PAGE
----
Small group of “concerned students” stage protest at foreign policy debate
Before Monday night’s debate watch in Lohrfink, attendees were handed curious pamphlets before the event, filled with pictures of the “victims of American imperialism,” Howard Zinn quotes, and military spending statistics. The pamphlet was the beginning of a student protest that led to a heated confrontation between the protesters and a technology employee during the debate.
A group of “concerned students,” some of whom were affiliated with GU Occupy, interrupted the foreign policy debate watch to project a PowerPoint and deliver a speech detailing violations in American foreign policy.
After a rapid conversation with Senior Associate Dean James Parenti and the member of the technology staff, the protester, sitting to the audience’s left, turned the projector, which had been pointed at the wall to the audience’s right of the debate screen, toward the wall on his side, shrinking the image. After Dean Parenti and the technology staff member left, the protester turned the projector back toward the far wall.
The technology staff member came down the steps quickly and after saying something indecipherable to the protester, lunged for the projector and attempted to jerk it violently out of the protestor’s hands. Audience members nearby yelled; the rest of the crowd gasped. For a few seconds, the two seemed to struggle over the projector, and the staff member, perhaps realizing he had overstepped, pulled away and sped back up the stairs.
“He started screaming in my face, grabbing for the projector, shouting for me turn it off or be kicked out of the event. He grabbed my arms, shouting for me to give him the projector, and trying to rip it out of my hands. The projector shut off, and he let me go and left,” wrote “concerned student” Mark Waterman (SFS ’13) in an email to Vox.
The “concerned students” turned the projector off for a while after the incident, but the audience’s attention never completely returned to the debate. This group claims not to be associated with GU Occupy. “We wanted to express that this viewpoint is not only associated with the Left, but was broader and more encompassing than just one political faction. That’s one thing I really want to stress, people are saying that GU Occupy planned the action, and many of our members were in Occupy, but it was not an Occupy event,” member of GU Occupy and one of the “concerned students” at the event Sydney Browning (COL ’15) wrote in an email.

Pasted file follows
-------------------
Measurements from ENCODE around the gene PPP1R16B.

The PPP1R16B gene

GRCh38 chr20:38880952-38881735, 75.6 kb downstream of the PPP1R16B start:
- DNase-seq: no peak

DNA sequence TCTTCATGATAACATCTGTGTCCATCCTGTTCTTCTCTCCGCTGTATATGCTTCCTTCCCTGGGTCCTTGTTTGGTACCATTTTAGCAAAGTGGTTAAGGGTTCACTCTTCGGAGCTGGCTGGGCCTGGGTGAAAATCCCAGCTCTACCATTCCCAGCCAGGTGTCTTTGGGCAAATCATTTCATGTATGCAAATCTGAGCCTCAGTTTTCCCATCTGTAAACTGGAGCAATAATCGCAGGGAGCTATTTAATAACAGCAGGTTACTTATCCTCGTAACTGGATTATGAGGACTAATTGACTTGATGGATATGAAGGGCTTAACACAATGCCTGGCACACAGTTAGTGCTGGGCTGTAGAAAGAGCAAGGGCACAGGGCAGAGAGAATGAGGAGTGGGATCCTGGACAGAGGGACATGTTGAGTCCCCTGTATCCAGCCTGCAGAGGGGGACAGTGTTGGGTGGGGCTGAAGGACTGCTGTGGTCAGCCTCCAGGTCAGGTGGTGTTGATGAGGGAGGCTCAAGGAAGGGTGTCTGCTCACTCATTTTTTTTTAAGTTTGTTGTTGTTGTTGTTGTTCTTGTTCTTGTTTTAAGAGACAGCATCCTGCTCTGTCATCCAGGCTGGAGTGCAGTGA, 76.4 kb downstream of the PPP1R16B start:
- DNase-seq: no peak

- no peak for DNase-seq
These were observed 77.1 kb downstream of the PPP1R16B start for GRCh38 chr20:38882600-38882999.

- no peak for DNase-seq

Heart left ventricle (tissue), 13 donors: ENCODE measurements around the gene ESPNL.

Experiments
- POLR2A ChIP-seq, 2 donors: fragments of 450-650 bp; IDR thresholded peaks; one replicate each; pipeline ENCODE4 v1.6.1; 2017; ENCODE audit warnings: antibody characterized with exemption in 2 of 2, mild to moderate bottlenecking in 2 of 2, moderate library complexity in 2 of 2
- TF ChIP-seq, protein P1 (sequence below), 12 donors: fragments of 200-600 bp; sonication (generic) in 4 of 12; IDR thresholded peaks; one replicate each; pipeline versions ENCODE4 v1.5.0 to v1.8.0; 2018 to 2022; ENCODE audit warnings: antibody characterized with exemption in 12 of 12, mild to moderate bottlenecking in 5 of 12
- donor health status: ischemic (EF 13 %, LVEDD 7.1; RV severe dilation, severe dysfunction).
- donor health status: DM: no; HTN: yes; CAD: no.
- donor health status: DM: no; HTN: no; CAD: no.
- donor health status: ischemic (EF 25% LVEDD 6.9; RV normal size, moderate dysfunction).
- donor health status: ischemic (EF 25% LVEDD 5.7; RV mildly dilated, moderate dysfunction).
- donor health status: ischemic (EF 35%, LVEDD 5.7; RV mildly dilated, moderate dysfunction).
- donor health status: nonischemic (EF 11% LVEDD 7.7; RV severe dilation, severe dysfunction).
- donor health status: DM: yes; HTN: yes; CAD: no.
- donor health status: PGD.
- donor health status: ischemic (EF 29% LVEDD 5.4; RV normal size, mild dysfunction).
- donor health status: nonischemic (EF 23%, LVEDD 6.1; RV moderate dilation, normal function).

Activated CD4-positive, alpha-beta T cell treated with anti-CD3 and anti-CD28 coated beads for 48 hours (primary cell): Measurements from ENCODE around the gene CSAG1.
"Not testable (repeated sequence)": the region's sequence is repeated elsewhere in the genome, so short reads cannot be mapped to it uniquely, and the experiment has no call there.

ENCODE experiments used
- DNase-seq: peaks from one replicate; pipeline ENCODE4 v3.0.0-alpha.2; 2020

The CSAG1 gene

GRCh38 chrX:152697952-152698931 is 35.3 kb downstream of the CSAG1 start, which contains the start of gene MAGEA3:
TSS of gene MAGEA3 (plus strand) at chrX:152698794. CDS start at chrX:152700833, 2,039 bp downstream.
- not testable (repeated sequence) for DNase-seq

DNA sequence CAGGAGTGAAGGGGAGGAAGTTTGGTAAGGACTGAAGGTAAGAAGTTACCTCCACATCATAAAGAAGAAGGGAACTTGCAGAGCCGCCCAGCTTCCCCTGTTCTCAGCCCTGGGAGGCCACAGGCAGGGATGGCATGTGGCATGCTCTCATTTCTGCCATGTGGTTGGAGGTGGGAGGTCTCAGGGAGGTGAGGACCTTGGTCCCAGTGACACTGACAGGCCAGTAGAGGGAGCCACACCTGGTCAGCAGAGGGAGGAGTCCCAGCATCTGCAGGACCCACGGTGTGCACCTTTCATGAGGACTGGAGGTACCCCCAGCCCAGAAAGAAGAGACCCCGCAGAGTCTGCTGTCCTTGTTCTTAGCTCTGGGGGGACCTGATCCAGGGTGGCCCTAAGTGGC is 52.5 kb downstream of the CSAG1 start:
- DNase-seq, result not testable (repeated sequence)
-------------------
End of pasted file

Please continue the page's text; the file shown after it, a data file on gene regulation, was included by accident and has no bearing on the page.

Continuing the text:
As Romney began his closing statement, the group of protesters who had projected military spending statistics on the wall and prepared pamphlets for attendees stood, and, megaphone in hand, decried what they see as the murderousness of U.S. foreign policy. They were booed by a few Romney supporters in the crowd (one of whom yelled, “get a job!”), but most students shuffled out ignoring the protestors’ message.
What they said, however, lined up well with the debate—only minutes before, to a round of self-congratulatory cheering by the Republicans in the room, Romney said, emphatically:
Mr. President, the United States has not dictated to other nations, the United States has freed other nations.
The protestors’ argue that both candidates operate under a paradigm which “views the US as a legitimate global police and “benevolent democratizer,” without accounting for the millions of voices united in their struggle…efforts to use hard power to forcibly open up foreign markets have catastrophically impacted millions of lives.”
Waterman added that the motive of the demonstration was not to prevent students from watching the debate, but to “present an alternative viewpoint. The two major party candidates represent a basic consensus on a militaristic foreign policy,” he wrote. “We tried our best to show people some facts, to get people thinking about the real human consequences of American foreign policy.”
The students finally shuffled out, and two DPS officers took down the student’s identification number and address of the protestor who had held the projector.
Protestors walked to the Georgetown DPS office to file a complaint about the technology employee’s actions. As of now, the students have not dealt with any repercussions of the disruption and are waiting to hear back on the complaint.
Photo by Lucia He
Additional Reporting by Isabel Echarte